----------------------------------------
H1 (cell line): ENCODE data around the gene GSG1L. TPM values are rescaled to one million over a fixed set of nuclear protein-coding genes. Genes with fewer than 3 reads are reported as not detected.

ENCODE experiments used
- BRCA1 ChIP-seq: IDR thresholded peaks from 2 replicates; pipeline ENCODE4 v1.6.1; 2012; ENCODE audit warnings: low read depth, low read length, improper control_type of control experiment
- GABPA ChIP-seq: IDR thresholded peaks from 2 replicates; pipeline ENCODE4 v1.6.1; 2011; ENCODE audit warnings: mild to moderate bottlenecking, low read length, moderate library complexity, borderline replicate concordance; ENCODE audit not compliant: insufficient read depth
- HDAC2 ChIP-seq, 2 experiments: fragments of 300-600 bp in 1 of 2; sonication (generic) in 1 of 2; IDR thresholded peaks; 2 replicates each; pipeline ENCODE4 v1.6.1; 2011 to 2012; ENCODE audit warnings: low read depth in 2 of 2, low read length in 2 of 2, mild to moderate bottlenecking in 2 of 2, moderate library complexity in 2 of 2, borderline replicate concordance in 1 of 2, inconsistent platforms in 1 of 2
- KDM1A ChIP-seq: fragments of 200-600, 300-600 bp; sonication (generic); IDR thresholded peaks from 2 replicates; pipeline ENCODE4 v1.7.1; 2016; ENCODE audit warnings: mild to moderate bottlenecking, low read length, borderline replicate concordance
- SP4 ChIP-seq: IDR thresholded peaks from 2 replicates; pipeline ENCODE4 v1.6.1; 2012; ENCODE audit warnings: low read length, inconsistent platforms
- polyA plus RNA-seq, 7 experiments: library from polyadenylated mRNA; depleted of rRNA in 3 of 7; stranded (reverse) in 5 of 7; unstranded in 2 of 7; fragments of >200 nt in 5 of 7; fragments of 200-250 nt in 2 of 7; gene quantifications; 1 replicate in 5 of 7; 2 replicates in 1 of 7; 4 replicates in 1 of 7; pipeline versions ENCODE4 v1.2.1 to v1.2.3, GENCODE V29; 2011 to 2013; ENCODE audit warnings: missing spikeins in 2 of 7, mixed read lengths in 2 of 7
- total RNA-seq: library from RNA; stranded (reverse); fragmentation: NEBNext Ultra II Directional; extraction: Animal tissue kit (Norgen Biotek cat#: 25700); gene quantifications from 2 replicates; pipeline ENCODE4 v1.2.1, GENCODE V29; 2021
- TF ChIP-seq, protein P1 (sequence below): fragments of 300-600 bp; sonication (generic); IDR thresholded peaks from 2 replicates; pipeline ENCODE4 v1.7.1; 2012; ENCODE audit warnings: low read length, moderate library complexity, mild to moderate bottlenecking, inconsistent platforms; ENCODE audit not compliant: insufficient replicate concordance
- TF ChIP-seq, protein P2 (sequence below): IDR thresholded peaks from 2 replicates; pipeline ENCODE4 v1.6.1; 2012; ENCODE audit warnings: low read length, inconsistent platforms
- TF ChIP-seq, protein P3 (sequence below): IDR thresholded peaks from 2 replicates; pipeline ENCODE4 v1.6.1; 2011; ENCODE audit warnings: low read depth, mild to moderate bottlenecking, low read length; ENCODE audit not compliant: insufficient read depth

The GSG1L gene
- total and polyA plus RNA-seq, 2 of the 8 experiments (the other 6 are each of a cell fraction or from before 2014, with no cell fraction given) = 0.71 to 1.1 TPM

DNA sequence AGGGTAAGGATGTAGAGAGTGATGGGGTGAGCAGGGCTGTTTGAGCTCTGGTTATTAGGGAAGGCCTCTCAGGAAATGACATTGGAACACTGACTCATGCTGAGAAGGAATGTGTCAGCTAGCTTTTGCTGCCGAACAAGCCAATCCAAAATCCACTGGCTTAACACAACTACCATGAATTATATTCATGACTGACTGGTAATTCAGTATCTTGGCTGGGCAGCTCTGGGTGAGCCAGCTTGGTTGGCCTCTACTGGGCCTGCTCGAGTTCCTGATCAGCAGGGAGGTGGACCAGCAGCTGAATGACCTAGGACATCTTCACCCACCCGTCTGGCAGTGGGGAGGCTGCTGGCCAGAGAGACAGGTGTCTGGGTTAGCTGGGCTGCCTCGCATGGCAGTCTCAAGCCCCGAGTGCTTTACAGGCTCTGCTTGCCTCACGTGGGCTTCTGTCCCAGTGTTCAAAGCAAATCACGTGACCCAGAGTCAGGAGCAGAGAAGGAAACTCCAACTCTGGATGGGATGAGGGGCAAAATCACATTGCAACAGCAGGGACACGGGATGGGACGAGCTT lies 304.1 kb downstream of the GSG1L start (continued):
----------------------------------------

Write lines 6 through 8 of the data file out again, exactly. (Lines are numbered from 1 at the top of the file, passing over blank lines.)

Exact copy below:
- KDM1A ChIP-seq: fragments of 200-600, 300-600 bp; sonication (generic); IDR thresholded peaks from 2 replicates; pipeline ENCODE4 v1.7.1; 2016; ENCODE audit warnings: mild to moderate bottlenecking, low read length, borderline replicate concordance
- SP4 ChIP-seq: IDR thresholded peaks from 2 replicates; pipeline ENCODE4 v1.6.1; 2012; ENCODE audit warnings: low read length, inconsistent platforms
- polyA plus RNA-seq, 7 experiments: library from polyadenylated mRNA; depleted of rRNA in 3 of 7; stranded (reverse) in 5 of 7; unstranded in 2 of 7; fragments of >200 nt in 5 of 7; fragments of 200-250 nt in 2 of 7; gene quantifications; 1 replicate in 5 of 7; 2 replicates in 1 of 7; 4 replicates in 1 of 7; pipeline versions ENCODE4 v1.2.1 to v1.2.3, GENCODE V29; 2011 to 2013; ENCODE audit warnings: missing spikeins in 2 of 7, mixed read lengths in 2 of 7